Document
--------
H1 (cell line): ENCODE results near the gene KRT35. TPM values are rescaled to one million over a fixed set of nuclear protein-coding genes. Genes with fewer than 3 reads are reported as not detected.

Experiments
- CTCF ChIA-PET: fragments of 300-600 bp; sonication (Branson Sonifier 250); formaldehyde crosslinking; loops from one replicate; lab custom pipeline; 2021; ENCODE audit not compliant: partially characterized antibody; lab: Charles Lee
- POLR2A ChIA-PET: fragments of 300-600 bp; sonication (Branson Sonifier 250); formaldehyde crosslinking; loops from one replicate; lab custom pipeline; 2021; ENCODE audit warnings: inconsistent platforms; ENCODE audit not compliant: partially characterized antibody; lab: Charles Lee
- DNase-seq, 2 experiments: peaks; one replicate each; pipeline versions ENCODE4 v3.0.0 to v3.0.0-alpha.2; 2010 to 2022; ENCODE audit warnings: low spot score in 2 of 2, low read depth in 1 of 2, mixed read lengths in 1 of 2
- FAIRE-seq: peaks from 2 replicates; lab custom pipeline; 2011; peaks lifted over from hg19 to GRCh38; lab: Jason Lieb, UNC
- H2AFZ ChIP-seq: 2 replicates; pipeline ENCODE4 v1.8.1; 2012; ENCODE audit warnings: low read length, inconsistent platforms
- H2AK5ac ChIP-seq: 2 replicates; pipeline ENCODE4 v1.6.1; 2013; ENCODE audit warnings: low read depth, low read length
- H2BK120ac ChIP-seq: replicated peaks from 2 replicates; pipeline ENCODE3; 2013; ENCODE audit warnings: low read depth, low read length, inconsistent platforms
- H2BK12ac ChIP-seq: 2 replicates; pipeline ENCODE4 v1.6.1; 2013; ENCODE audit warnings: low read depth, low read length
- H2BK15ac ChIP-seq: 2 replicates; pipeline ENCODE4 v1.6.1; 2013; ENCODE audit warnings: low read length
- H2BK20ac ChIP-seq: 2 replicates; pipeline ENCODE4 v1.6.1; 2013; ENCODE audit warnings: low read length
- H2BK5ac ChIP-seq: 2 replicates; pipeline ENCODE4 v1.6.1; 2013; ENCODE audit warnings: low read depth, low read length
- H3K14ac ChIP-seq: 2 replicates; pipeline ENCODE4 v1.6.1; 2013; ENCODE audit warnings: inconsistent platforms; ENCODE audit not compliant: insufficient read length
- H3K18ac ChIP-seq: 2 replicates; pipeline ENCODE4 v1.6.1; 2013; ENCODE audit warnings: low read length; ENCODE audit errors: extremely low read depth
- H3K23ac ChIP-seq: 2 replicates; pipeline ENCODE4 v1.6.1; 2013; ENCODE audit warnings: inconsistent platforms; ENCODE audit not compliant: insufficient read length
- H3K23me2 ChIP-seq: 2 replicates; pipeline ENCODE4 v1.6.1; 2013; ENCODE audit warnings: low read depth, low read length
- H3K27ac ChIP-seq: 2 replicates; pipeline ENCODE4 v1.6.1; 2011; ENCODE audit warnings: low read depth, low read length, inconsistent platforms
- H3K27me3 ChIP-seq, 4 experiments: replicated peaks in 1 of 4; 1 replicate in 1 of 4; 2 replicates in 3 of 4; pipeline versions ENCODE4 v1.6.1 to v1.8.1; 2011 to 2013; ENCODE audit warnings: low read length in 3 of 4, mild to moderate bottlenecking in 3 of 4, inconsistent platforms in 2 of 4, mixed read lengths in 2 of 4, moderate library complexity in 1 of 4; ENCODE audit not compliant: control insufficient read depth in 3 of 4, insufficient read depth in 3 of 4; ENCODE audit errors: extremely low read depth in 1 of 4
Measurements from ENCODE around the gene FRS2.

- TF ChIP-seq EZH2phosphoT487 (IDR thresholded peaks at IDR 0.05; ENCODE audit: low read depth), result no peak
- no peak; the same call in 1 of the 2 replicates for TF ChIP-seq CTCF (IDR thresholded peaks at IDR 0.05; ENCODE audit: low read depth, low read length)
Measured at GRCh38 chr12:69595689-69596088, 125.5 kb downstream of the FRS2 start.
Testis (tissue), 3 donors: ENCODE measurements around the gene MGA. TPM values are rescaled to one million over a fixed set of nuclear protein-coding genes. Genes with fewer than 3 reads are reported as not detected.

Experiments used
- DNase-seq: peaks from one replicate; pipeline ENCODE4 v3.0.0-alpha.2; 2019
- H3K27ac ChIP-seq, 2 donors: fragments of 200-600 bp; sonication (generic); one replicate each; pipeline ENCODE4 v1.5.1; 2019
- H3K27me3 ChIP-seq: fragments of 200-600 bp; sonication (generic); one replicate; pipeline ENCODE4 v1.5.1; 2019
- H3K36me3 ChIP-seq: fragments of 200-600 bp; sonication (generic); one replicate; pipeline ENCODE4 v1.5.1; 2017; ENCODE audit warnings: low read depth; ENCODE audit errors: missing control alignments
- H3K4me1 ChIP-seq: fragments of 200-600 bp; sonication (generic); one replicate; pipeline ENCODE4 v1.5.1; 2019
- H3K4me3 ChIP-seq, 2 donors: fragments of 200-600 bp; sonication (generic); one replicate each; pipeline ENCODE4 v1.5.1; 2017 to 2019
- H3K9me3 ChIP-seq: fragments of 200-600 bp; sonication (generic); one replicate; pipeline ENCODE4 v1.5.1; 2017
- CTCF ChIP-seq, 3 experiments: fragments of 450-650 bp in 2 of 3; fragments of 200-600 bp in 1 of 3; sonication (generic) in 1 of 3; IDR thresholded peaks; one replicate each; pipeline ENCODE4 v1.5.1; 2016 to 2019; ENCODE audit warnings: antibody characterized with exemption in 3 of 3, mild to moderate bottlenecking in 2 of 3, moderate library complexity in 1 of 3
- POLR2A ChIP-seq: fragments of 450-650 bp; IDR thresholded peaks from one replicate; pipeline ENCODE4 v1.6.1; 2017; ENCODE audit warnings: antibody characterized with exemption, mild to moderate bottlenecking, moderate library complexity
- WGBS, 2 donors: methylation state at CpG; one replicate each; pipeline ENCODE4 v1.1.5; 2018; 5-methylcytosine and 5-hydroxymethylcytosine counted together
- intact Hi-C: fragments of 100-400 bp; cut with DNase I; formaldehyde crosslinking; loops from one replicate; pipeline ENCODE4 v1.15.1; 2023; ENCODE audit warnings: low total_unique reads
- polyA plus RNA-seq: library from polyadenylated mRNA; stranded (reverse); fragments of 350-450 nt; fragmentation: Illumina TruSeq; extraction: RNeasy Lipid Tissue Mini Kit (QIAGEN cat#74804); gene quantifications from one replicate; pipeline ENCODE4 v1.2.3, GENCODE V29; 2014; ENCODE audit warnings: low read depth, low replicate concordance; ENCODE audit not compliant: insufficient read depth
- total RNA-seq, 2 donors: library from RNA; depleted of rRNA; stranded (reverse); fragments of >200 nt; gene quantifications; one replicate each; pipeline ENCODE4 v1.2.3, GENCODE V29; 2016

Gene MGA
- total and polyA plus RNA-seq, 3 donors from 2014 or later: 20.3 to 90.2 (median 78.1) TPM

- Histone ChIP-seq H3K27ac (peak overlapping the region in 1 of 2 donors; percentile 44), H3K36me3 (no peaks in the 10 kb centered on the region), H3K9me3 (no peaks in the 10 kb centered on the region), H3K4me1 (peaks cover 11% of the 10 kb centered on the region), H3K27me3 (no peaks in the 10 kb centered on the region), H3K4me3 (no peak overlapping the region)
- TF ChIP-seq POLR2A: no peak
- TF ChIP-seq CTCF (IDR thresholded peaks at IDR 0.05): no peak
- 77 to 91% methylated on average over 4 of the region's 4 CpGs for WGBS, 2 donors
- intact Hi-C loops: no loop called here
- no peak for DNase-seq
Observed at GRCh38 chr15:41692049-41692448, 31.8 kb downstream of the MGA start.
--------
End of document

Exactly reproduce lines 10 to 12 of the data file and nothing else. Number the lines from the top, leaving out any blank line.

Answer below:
- H2BK12ac ChIP-seq: 2 replicates; pipeline ENCODE4 v1.6.1; 2013; ENCODE audit warnings: low read depth, low read length
- H2BK15ac ChIP-seq: 2 replicates; pipeline ENCODE4 v1.6.1; 2013; ENCODE audit warnings: low read length
- H2BK20ac ChIP-seq: 2 replicates; pipeline ENCODE4 v1.6.1; 2013; ENCODE audit warnings: low read length